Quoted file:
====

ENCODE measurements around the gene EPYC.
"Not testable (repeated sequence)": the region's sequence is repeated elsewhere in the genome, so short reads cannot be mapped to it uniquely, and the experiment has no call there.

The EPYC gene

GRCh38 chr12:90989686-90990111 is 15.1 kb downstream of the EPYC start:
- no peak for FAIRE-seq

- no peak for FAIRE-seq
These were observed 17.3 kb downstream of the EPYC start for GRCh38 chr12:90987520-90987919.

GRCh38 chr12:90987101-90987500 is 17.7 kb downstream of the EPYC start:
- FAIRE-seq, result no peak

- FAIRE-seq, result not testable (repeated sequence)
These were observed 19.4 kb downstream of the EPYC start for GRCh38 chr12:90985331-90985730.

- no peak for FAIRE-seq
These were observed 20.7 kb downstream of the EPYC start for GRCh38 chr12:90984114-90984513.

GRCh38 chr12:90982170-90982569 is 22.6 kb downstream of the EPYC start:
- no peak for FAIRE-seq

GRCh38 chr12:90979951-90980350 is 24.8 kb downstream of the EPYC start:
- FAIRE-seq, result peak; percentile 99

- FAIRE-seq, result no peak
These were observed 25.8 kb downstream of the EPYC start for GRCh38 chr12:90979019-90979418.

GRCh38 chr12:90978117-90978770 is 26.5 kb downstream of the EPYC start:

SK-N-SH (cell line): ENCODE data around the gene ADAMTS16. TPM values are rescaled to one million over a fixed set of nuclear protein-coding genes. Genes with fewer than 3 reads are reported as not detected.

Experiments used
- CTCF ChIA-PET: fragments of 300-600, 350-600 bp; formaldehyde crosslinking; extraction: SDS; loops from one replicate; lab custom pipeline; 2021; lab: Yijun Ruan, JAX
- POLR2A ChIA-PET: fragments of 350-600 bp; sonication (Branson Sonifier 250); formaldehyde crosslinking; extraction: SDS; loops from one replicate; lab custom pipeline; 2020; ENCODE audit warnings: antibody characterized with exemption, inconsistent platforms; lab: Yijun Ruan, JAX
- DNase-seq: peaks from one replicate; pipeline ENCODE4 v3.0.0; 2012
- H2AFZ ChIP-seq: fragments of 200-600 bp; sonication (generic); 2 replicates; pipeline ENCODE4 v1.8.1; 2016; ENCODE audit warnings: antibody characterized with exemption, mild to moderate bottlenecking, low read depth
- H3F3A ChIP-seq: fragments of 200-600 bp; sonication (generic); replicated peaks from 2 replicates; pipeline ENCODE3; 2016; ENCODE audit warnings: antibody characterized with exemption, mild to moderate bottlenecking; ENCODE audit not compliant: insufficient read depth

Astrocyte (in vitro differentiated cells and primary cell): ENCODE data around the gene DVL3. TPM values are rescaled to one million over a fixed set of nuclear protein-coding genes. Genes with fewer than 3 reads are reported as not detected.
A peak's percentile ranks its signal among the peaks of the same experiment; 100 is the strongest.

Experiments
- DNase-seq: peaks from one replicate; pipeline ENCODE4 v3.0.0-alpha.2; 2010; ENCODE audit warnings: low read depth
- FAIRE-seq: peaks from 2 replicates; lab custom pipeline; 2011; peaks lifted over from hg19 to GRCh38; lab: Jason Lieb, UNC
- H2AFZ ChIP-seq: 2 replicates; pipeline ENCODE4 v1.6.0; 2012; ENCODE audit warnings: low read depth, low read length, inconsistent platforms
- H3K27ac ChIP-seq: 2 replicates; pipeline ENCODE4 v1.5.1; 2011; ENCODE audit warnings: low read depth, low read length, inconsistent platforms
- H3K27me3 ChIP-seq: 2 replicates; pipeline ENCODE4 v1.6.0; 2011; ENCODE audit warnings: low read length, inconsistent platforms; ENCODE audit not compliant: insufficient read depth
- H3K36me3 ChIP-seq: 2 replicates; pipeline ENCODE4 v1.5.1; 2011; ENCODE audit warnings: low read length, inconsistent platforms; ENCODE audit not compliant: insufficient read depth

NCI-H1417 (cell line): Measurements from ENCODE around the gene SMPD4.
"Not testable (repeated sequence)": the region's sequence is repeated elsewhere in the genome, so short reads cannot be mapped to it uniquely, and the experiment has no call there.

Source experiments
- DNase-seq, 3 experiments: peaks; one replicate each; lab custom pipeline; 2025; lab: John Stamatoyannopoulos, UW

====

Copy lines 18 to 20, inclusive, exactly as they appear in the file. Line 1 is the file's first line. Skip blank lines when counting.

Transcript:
- FAIRE-seq, result no peak
These were observed 25.8 kb downstream of the EPYC start for GRCh38 chr12:90979019-90979418.

GRCh38 chr12:90978117-90978770 is 26.5 kb downstream of the EPYC start: